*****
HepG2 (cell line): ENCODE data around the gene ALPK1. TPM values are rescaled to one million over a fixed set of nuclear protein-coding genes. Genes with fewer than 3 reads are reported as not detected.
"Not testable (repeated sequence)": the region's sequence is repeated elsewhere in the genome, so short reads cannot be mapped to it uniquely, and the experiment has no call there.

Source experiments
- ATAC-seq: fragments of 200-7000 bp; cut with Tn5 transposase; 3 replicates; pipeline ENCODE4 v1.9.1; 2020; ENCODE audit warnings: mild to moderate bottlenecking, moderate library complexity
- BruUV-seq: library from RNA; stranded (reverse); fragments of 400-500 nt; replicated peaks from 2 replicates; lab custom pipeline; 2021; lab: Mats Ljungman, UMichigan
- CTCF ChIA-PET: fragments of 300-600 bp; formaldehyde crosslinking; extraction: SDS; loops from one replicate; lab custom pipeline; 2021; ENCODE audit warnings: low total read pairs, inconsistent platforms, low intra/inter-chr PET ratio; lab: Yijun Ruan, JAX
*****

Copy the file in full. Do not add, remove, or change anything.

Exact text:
HepG2 (cell line): ENCODE data around the gene ALPK1. TPM values are rescaled to one million over a fixed set of nuclear protein-coding genes. Genes with fewer than 3 reads are reported as not detected.
"Not testable (repeated sequence)": the region's sequence is repeated elsewhere in the genome, so short reads cannot be mapped to it uniquely, and the experiment has no call there.

Source experiments
- ATAC-seq: fragments of 200-7000 bp; cut with Tn5 transposase; 3 replicates; pipeline ENCODE4 v1.9.1; 2020; ENCODE audit warnings: mild to moderate bottlenecking, moderate library complexity
- BruUV-seq: library from RNA; stranded (reverse); fragments of 400-500 nt; replicated peaks from 2 replicates; lab custom pipeline; 2021; lab: Mats Ljungman, UMichigan
- CTCF ChIA-PET: fragments of 300-600 bp; formaldehyde crosslinking; extraction: SDS; loops from one replicate; lab custom pipeline; 2021; ENCODE audit warnings: low total read pairs, inconsistent platforms, low intra/inter-chr PET ratio; lab: Yijun Ruan, JAX